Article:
The report highlighted that the required reserves ratio also reduced from 15 to 13% providing additional liquidity to banks, indicating this helped the average yield on government papers to decline from around 4.86% at the end of 2019 to 2.67 percent at the end-2021.
"Private sector credit remained flat in 2020 but it has been recovering. Credit volume is expected to surpass the pre-pandemic trend at end-2022. CBG is tightening the monetary policy stance (2022Q2 MPC) in response to rising inflationary pressures and recovery in credit growth. MPC increased the policy rate by 100 basis points to 11%."
In the external sector, the report stated that the current account widened in 2021 after a contraction in 2020 mirroring the movement in imports. It added that slow tourist arrivals lowered service exports but strong remittance inflow helped support the accumulation of a strong reserve that was amplified by the US$85 million SDR allocation in August-2021.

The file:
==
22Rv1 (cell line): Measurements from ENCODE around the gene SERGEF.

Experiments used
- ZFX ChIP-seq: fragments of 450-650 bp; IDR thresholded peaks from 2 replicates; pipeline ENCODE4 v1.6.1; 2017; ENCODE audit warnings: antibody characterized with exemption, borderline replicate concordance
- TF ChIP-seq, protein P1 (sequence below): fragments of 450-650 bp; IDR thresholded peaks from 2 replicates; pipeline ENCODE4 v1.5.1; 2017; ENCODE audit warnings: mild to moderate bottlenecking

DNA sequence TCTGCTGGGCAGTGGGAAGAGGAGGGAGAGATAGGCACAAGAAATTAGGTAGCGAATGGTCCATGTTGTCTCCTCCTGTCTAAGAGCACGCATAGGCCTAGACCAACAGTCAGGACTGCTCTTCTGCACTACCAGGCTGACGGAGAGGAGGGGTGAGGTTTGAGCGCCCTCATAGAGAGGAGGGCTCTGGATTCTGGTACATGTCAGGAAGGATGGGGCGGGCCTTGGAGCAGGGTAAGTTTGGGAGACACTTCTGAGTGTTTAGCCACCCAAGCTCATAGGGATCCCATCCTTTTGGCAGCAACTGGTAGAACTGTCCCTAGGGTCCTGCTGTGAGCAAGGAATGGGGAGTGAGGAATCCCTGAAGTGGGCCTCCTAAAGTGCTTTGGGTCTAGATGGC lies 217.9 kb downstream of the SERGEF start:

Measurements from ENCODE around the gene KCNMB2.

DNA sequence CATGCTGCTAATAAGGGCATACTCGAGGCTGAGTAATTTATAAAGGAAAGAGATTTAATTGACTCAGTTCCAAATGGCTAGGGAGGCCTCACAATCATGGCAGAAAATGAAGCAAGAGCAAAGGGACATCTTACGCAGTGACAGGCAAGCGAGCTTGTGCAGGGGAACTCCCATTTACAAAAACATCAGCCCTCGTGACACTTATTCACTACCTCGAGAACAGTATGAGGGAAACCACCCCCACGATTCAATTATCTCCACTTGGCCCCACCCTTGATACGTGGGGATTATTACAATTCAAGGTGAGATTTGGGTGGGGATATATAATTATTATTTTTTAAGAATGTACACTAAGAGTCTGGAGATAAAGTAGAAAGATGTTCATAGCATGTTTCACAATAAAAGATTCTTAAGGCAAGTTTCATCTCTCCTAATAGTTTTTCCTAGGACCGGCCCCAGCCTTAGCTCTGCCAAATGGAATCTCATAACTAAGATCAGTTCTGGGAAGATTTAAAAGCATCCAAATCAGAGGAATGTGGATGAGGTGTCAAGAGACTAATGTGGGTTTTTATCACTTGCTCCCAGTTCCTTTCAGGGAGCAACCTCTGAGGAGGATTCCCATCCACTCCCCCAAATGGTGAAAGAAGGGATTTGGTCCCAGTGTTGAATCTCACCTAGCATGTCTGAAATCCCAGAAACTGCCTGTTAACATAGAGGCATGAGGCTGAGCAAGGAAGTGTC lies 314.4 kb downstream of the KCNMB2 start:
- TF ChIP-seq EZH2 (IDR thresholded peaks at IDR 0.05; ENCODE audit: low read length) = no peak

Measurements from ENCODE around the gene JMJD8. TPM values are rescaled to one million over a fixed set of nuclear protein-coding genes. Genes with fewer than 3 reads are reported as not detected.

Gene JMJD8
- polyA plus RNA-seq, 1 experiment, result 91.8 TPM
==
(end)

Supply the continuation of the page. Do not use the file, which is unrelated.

"Exchange rates remained broadly stable during the pandemic with some recent depreciation against the Dollars associated with some appreciation against the Euro and the Pound as the Dollar strengthens globally. Soaring food & energy prices linked to the Ukraine war will put additional pressure on the current account and on international reserves that have slightly declined in recent months."
The report continued that the current account is projected to remain high in the medium term to accommodate recovery-induced imports and high commodity prices.